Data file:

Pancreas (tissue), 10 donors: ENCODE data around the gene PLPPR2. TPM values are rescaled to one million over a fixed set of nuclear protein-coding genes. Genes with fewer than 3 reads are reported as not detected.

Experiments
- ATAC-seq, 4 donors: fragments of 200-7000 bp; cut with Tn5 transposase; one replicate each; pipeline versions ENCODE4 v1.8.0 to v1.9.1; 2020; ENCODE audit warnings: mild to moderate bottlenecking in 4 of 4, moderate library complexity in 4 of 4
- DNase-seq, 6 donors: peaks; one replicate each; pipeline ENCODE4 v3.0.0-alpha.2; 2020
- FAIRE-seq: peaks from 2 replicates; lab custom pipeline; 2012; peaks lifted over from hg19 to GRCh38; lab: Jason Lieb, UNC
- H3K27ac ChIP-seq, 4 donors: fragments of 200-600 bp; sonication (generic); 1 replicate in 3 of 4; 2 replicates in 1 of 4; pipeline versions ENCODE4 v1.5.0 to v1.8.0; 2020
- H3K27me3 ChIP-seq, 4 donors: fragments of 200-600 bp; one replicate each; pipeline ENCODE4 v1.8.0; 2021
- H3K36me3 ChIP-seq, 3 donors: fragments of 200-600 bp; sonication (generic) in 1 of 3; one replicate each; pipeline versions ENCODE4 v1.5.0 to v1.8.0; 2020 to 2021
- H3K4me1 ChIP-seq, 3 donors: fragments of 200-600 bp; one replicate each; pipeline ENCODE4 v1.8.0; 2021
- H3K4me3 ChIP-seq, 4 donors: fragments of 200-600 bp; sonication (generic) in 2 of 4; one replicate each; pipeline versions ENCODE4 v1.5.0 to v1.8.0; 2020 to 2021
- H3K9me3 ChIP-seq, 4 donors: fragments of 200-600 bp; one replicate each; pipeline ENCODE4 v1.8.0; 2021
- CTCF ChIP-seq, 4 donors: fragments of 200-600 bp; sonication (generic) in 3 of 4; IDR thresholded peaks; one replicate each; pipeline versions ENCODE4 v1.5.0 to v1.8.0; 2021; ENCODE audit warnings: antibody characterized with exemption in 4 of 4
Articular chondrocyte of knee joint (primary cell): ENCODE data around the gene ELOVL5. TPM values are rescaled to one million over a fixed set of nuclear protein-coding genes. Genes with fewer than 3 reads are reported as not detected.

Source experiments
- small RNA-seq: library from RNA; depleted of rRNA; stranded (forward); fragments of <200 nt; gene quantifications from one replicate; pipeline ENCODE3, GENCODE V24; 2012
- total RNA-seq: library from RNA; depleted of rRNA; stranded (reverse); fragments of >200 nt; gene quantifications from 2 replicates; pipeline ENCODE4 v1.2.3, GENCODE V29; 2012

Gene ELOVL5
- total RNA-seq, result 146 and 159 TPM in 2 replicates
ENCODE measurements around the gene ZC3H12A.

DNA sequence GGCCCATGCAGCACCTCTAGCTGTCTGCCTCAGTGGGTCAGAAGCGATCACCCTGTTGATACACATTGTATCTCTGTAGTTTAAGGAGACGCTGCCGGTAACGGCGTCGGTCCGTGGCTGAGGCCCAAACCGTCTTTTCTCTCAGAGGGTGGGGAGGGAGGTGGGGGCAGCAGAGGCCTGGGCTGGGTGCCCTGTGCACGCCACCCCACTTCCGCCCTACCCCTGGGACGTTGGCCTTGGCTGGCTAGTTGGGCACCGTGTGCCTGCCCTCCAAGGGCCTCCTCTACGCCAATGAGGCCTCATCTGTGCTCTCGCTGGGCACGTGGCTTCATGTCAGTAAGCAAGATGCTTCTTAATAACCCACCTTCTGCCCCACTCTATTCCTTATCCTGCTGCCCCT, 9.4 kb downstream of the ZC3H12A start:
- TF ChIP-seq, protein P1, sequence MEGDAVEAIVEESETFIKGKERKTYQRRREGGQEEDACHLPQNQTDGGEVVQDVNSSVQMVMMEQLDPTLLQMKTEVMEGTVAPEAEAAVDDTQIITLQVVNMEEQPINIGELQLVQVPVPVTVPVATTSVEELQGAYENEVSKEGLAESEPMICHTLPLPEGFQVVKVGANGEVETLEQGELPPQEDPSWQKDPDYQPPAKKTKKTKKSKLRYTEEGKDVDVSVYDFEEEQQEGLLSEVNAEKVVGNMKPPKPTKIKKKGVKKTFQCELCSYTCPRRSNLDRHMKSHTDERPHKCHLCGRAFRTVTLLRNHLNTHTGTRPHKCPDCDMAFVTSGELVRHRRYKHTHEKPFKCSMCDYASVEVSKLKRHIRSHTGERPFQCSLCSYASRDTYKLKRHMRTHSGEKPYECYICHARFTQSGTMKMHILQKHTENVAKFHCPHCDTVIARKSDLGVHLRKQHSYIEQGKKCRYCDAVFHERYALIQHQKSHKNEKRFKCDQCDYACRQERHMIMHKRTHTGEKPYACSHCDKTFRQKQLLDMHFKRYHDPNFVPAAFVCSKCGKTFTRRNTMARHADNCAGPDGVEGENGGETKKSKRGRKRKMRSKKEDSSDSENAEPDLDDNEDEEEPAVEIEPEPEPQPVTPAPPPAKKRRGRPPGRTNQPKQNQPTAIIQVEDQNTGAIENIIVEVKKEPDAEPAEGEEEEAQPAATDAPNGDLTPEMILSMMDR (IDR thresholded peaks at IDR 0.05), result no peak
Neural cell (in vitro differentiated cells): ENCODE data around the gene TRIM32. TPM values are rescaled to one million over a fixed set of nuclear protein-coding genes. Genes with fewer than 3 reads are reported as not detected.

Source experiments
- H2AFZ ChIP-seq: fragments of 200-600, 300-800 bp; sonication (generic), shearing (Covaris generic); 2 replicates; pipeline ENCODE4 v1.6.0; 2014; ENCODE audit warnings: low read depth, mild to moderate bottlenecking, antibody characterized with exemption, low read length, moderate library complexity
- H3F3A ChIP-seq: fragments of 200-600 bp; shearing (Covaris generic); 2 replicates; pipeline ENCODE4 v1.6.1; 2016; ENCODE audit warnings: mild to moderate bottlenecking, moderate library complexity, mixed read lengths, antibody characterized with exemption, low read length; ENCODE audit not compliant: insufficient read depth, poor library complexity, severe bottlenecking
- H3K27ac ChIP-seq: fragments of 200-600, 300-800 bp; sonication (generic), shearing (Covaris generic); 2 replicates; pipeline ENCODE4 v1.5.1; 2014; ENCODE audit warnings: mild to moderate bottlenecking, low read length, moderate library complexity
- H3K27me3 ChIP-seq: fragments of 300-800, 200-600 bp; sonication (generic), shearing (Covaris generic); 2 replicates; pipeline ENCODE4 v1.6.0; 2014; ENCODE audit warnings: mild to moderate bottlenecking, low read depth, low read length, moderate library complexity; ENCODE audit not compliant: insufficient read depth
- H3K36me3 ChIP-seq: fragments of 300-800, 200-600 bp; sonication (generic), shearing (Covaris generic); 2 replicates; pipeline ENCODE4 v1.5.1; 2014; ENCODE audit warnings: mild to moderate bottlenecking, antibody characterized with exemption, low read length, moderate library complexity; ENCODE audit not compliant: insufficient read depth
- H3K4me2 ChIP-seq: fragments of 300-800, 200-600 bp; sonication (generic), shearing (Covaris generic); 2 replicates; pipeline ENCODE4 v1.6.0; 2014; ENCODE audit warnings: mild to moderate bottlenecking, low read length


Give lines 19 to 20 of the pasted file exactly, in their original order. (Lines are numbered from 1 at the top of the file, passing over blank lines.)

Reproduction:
ENCODE measurements around the gene ZC3H12A.

DNA sequence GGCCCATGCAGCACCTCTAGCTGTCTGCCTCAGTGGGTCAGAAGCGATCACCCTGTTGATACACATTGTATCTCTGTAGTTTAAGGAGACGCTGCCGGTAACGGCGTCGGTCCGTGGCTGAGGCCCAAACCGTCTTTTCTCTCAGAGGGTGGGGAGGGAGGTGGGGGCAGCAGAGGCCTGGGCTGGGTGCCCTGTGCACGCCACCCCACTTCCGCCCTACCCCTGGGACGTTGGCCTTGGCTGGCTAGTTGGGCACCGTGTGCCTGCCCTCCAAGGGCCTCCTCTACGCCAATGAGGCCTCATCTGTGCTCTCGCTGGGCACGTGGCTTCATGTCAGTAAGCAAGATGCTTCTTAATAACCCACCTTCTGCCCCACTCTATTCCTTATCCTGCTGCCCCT, 9.4 kb downstream of the ZC3H12A start: